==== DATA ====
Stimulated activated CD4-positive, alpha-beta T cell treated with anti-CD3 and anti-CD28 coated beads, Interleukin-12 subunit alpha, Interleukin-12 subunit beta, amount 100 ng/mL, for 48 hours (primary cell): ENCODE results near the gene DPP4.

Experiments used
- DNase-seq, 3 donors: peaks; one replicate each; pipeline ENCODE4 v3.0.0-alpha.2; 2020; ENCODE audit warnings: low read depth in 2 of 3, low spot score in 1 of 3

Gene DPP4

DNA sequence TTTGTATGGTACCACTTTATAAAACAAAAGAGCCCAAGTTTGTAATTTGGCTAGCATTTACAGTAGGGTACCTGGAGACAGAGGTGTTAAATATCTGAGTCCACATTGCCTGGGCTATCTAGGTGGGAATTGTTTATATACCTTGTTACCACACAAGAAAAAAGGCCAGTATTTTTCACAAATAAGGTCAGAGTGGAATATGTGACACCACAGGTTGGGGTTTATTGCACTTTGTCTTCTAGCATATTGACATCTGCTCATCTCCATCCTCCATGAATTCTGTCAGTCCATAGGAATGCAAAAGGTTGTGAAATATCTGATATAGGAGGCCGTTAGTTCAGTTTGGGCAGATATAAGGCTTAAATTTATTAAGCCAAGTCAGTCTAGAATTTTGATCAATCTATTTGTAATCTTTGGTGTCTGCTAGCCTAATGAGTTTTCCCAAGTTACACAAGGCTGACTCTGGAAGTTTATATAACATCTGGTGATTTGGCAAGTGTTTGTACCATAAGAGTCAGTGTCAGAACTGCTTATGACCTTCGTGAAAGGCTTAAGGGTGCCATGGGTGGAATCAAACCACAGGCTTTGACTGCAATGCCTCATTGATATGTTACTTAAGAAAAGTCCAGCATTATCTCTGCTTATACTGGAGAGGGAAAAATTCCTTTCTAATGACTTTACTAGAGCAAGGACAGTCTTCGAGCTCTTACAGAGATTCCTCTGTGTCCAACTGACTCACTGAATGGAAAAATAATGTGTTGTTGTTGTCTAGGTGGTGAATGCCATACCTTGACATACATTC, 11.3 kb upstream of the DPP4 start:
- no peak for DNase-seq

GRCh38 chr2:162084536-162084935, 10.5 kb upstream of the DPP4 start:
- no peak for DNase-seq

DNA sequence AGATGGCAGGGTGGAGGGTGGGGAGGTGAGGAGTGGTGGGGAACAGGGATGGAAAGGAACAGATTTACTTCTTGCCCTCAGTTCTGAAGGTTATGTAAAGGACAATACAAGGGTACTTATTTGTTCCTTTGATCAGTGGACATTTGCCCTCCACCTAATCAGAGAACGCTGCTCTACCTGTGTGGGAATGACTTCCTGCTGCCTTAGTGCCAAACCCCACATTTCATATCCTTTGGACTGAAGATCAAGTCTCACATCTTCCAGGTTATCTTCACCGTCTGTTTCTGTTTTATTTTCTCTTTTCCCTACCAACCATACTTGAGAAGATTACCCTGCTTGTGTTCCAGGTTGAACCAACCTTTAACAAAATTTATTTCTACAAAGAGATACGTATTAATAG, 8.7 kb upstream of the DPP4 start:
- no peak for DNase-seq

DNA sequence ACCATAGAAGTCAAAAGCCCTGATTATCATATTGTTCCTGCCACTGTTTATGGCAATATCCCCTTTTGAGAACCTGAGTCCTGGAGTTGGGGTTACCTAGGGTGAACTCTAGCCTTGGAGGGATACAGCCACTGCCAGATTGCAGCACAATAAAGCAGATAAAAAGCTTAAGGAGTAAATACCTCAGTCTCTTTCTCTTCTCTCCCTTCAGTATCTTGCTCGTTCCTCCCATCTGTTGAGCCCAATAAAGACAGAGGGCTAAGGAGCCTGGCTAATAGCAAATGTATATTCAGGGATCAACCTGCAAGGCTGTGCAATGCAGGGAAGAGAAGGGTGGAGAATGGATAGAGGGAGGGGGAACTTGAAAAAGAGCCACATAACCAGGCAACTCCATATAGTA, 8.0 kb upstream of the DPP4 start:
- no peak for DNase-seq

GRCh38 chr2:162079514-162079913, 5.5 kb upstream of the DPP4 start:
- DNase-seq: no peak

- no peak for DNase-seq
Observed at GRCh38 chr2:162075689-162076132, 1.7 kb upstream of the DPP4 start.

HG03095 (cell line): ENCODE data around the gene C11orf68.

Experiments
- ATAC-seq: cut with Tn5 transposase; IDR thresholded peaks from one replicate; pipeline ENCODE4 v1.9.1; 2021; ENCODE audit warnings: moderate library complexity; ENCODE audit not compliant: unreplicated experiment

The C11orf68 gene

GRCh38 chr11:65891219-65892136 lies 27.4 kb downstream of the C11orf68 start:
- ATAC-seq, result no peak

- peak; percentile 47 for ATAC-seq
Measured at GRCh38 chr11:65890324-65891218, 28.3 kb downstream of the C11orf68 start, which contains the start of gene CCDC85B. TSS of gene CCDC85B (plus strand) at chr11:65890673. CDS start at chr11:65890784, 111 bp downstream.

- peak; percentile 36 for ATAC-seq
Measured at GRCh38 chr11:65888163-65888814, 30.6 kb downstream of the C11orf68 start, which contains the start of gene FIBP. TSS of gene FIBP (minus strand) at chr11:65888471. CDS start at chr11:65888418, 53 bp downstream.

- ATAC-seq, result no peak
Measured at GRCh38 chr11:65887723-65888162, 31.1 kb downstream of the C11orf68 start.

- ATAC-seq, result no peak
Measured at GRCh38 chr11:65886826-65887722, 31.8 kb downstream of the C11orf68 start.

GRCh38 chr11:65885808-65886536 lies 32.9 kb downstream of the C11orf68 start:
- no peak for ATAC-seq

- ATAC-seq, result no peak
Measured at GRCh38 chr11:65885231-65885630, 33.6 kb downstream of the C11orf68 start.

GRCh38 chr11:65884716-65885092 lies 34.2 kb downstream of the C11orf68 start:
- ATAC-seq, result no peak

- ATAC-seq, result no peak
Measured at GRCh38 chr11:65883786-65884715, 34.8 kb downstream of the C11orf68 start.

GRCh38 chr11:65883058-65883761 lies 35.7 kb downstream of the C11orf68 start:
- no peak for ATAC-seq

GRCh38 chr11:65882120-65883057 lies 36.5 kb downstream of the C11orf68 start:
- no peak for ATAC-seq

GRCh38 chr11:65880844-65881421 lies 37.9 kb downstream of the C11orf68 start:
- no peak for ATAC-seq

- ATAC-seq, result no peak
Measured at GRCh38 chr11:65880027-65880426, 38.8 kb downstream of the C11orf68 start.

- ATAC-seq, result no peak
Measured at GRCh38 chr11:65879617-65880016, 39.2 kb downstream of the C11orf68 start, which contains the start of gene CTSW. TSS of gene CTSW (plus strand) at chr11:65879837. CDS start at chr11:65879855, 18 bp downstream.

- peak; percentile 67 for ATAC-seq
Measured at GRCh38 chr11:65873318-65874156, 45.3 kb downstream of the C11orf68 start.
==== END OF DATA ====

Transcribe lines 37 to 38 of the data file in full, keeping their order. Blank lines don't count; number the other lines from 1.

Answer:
- ATAC-seq, result no peak
Measured at GRCh38 chr11:65883786-65884715, 34.8 kb downstream of the C11orf68 start.